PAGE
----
October 01, 2014 10:45 AM
It is common in the United States to see tourists flock to sites associated with America's presidents. Some are privately owned and others are run by the National Park Service or the National Archives -- but most have helped draw business and people into the towns and cities where they are located. As VOA’s Kane Farabaugh reports, there is one particular presidential hometown that is unique in what it has to offer those who make the trip.
Video

Video The Legacy of Jimmy Carter: The Preacher from Plains

It is common in the United States to see tourists flock to sites associated with America's presidents. Some are privately owned and others are run by the National Park Service or the National Archives -- but most have helped draw business and people into the towns and cities where they are located. As VOA’s Kane Farabaugh reports, there is one particular presidential hometown that is unique in what it has to offer those who make the trip.
Video

Video Hong Kong Protests Draw New Supporters on National Holiday

On the 65th anniversary of the founding of Communist China, Hong Kong protesters are hoping to stage the largest pro-democracy demonstration since the 1989 Tiananmen protests. VOA's Brian Padden visited one of the protest sites mid-day, when the atmosphere was calm and where the supporters were enthusiastic about joining what they are calling the umbrella revolution.
Video

Video India's PM Continues First US Visit

India's prime minister is on his first visit to Washington, to strengthen political and economic ties between the world's oldest and the world biggest democracies. He came to the U.S. capital from New York, the first stop on his five-day visit to the country that denied him an entry visa in the past. From Washington, Zlatica Hoke reports Modi seemed most focused on attracting foreign investment and trade to increase job opportunities for his people.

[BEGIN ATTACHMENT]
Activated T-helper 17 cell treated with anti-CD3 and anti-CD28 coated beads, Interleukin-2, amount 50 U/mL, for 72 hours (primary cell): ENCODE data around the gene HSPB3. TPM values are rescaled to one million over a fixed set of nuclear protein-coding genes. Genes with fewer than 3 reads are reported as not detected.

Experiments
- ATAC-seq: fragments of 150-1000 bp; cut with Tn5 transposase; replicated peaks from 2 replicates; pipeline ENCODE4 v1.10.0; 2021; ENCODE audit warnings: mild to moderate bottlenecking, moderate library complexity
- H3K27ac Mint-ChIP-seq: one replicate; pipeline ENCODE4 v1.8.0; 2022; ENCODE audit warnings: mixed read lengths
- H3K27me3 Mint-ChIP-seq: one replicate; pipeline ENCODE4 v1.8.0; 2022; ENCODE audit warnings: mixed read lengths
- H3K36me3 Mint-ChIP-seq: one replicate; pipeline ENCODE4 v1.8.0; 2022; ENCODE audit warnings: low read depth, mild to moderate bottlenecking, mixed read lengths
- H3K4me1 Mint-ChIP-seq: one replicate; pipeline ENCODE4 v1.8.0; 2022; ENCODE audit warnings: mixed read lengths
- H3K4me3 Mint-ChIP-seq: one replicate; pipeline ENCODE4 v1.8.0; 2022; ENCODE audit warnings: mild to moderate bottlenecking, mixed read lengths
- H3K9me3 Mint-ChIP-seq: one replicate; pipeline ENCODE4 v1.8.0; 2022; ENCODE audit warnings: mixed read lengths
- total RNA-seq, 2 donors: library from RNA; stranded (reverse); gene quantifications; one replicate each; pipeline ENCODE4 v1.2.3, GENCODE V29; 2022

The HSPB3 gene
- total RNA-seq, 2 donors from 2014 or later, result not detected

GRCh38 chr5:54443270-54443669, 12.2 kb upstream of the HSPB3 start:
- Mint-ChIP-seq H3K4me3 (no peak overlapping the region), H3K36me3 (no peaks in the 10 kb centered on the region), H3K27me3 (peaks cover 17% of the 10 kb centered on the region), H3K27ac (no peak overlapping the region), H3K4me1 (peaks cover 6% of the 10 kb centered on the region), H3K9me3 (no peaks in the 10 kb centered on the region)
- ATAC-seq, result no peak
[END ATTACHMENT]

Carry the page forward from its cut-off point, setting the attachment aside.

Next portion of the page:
Video

Video Malaysia Struggles to Stop People Joining Jihad

Malaysian authorities say militant groups like the so-called "Islamic State" have used social media to entice at least three dozen Malaysian Muslims to fight in what they call "jihad" in Syria and Iraq. As Mahi Ramkrishnan reports from Kuala Lumpur, counterterrorism police are deeply worried about what could happen when these militants return home.
Video

Video Could US Have Done More to Stop Rise of Islamic State?

President Obama says airstrikes against Islamic State militants in Syria will likely continue for some time because, in his words, "there is a cancer that has grown for too long." So what if President Obama had acted sooner in Syria to arm more-moderate opponents of both the Islamic State and the Syrian government? VOA State Department Correspondent Scott Stearns reports from the United Nations.
Video

Video Treasure Hunters Seek 'Hidden Treasure' in Central Kenya

Could a cave in a small village in central Kenya be the site of buried treasure? A rumor of riches, left behind by colonialists, has some residents dreaming of wealth, while others see it as a dangerous hoax. VOA's Gabe Joselow has the story.
Video

Video Ebola Patients Find No Treatment at Sierra Leone Holding Center

At a holding facility in Makeni, central Sierra Leone, dozens of sick people sit on the floor in an empty university building. They wait in filthy conditions. It's a 16-hour drive by ambulance to Kailahun Ebola treatment center. Adam Bailes was there and reports on what he says are some of the worst situations he has seen since the beginning of this Ebola outbreak. And he says it appears case numbers may already be far worse than authorities acknowledge.
Video

Video Identifying Bodies Found in Texas Border Region

Thousands of immigrants have died after crossing the border from Mexico into remote areas of the southwestern United States in recent years. Local officials in south Texas alone have found hundreds of unidentified bodies and buried them in mass graves in local cemeteries. Now an anthropologist and her students at Baylor University have been exhuming bodies and looking for clues to identify them. VOA’s Greg Flakus has more from Waco, Texas.
Colonel Steve ‘Spiros’ Pisanos left Greece and came to the U.S. to learn to fly. He flew fighters for the Allies in World War II, narrowly escaping death multiple times.Colonel Steve ‘Spiros’ Pisanos left Greece and came to the U.S. to learn to fly. He flew fighters for the Allies in World War II, narrowly escaping death multiple times.

AppleAndroid